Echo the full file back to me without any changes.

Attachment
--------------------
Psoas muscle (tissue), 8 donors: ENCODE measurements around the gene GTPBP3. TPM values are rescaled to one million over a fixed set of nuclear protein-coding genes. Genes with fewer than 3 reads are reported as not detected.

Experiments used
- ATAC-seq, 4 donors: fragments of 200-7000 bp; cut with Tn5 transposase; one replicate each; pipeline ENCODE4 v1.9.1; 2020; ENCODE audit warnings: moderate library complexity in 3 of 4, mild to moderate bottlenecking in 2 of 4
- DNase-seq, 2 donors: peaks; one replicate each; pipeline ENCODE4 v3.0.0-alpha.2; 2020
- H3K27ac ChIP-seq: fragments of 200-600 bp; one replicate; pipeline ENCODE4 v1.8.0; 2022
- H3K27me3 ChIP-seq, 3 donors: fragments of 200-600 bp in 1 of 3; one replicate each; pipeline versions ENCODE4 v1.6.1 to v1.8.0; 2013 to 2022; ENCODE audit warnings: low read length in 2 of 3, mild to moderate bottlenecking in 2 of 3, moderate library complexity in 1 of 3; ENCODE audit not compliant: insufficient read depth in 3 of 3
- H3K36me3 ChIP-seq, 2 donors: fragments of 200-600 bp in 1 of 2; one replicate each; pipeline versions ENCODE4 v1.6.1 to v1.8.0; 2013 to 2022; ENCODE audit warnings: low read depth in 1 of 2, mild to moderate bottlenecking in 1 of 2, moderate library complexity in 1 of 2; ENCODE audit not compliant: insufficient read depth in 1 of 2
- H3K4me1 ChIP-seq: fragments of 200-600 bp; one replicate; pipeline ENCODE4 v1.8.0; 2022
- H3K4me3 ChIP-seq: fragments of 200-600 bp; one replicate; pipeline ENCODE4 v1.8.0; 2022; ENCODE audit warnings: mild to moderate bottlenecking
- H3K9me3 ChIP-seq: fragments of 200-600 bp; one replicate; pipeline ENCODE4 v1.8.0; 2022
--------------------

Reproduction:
Psoas muscle (tissue), 8 donors: ENCODE measurements around the gene GTPBP3. TPM values are rescaled to one million over a fixed set of nuclear protein-coding genes. Genes with fewer than 3 reads are reported as not detected.

Experiments used
- ATAC-seq, 4 donors: fragments of 200-7000 bp; cut with Tn5 transposase; one replicate each; pipeline ENCODE4 v1.9.1; 2020; ENCODE audit warnings: moderate library complexity in 3 of 4, mild to moderate bottlenecking in 2 of 4
- DNase-seq, 2 donors: peaks; one replicate each; pipeline ENCODE4 v3.0.0-alpha.2; 2020
- H3K27ac ChIP-seq: fragments of 200-600 bp; one replicate; pipeline ENCODE4 v1.8.0; 2022
- H3K27me3 ChIP-seq, 3 donors: fragments of 200-600 bp in 1 of 3; one replicate each; pipeline versions ENCODE4 v1.6.1 to v1.8.0; 2013 to 2022; ENCODE audit warnings: low read length in 2 of 3, mild to moderate bottlenecking in 2 of 3, moderate library complexity in 1 of 3; ENCODE audit not compliant: insufficient read depth in 3 of 3
- H3K36me3 ChIP-seq, 2 donors: fragments of 200-600 bp in 1 of 2; one replicate each; pipeline versions ENCODE4 v1.6.1 to v1.8.0; 2013 to 2022; ENCODE audit warnings: low read depth in 1 of 2, mild to moderate bottlenecking in 1 of 2, moderate library complexity in 1 of 2; ENCODE audit not compliant: insufficient read depth in 1 of 2
- H3K4me1 ChIP-seq: fragments of 200-600 bp; one replicate; pipeline ENCODE4 v1.8.0; 2022
- H3K4me3 ChIP-seq: fragments of 200-600 bp; one replicate; pipeline ENCODE4 v1.8.0; 2022; ENCODE audit warnings: mild to moderate bottlenecking
- H3K9me3 ChIP-seq: fragments of 200-600 bp; one replicate; pipeline ENCODE4 v1.8.0; 2022